Gethsemane was Calvary seen in prospect. A great Victorian preacher once said “The debt is discharged to the utmost farthing; the account is cleared; the balance is struck; the scales of justice turn in our favor; God's sword is sheathed for ever, and the blood of Christ has sealed it in its scabbard.15 ” It was as though the Father had unsheathed the sword of His righteous indignation against all sin, and sheathed it once and forever in the body of His Son. But the pain of separation in that ‘eternal moment’ is conveyed in just a few words when Christ cried ‘My God, my God, why hast thou forsaken me’. The eternal consciousness of ‘Abba, Father’ was gone, and in its place there remained the determination to drain the cup to its bitterest drops. When the Greeks described the utter overwhelming of stricken ship they would use the word ‘baptism’. This was His cup and His baptism.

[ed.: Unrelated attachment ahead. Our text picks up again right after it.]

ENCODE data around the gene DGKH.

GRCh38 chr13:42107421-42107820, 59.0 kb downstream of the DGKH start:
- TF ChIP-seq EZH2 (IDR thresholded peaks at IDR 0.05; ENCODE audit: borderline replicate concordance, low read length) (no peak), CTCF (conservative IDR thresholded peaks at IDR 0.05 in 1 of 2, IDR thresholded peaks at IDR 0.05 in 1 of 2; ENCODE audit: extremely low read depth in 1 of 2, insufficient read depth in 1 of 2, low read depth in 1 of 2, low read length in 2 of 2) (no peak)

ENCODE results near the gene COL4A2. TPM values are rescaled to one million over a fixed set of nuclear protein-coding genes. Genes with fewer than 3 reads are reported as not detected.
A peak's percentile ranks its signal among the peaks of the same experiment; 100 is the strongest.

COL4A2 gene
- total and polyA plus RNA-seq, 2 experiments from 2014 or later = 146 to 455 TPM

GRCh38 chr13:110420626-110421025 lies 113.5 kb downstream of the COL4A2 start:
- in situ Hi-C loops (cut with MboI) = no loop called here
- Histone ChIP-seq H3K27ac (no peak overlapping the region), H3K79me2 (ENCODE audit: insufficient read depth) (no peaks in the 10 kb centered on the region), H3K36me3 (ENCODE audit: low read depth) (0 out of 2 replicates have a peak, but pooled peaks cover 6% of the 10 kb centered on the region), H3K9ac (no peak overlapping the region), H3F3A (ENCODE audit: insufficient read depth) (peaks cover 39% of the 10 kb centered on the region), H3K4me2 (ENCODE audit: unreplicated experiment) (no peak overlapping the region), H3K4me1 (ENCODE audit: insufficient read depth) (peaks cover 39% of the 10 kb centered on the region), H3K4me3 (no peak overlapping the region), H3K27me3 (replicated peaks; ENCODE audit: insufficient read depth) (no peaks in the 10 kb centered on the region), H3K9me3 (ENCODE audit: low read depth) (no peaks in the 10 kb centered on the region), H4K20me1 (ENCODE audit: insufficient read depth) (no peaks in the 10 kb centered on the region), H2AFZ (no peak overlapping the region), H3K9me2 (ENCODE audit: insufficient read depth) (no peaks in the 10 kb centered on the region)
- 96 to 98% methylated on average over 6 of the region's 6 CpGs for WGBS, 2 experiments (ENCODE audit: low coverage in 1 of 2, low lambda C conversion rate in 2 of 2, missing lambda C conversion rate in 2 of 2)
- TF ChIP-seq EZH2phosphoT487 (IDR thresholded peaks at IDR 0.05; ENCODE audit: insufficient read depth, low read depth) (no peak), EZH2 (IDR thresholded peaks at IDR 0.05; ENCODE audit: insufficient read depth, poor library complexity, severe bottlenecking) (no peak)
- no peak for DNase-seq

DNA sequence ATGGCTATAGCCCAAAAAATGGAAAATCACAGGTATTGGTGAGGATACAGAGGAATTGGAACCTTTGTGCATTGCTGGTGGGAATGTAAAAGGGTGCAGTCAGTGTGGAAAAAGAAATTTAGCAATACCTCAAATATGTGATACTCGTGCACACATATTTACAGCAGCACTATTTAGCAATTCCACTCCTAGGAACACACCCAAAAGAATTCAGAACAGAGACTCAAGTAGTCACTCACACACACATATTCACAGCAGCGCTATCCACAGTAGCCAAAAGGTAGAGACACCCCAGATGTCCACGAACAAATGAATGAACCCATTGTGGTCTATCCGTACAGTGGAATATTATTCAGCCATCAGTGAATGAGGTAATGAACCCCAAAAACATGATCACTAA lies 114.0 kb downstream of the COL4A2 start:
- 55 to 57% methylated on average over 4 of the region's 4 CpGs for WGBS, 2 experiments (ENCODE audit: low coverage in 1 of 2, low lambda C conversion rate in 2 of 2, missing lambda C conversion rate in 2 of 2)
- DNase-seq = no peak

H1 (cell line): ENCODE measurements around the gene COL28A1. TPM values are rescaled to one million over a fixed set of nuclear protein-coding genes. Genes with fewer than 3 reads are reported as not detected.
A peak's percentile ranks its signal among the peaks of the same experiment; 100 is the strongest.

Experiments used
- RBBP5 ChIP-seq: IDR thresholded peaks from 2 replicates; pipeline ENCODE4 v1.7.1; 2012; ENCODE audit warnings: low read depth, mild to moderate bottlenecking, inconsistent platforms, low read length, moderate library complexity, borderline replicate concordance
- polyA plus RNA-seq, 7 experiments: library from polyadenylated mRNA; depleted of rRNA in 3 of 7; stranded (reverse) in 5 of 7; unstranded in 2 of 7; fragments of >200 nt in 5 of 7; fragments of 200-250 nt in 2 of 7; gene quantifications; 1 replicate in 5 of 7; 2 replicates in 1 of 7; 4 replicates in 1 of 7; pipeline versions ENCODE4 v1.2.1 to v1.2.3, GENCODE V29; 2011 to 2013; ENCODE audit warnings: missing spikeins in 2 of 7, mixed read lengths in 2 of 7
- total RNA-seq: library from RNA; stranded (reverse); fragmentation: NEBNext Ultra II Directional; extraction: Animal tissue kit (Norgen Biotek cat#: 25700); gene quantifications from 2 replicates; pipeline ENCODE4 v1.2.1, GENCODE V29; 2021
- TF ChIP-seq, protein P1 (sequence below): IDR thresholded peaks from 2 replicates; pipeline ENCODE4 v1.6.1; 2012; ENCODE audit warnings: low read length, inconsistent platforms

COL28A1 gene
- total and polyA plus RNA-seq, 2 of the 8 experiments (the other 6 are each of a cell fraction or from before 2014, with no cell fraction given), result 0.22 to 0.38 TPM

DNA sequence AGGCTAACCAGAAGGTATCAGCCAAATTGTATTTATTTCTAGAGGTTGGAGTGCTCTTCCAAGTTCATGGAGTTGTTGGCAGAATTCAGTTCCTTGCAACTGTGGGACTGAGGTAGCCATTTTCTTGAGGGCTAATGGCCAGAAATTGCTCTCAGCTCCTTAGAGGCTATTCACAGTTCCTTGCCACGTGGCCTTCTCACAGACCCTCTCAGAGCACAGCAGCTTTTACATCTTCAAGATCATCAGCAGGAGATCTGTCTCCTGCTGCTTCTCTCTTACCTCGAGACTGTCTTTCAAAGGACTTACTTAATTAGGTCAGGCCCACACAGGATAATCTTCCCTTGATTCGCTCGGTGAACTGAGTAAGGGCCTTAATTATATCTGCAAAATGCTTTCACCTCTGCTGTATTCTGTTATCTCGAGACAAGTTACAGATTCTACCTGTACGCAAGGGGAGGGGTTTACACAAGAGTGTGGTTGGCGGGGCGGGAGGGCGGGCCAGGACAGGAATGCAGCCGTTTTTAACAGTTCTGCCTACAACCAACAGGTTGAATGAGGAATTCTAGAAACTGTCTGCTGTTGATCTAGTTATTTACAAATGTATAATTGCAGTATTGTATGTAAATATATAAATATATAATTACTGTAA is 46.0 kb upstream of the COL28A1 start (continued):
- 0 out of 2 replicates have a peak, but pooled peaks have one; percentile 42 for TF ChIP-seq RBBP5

There is an interesting question that Paul asked the disciples in Ephesus; [i] And he said, "Into what then were you baptized?" And they said, "Into John's baptism."16 [/i] I wonder how we would answer the question if we asked it of Christ’s Baptism; ‘into what was He baptised?’ John Baptist baptised his converts in water, and later Christ would baptise His sons in Spirit and Fire, but what was the element into which He Himself was ‘baptized’? The term ‘baptize’ was used in many ways, including Greek cookery recipes. It had the idea of a thorough soaking through which the flavours of the marinade passed into the vegetables or meat. In that sense something which is baptised shares the nature of the element that it is baptised into. We can see this in the letter to the Romans where Paul speaks of a union which is produced by baptism; [i]Therefore we were buried with Him through baptism into death, that just as Christ was raised from the dead by the glory of the Father, even so we also should walk in newness of life. For if we have been united together in the likeness of His death, certainly we also shall be in the likeness of His resurrection,17 [/i] It was used to describe how a piece of white cloth ‘baptised’ into a purple die would become united with the dye to produce purple cloth.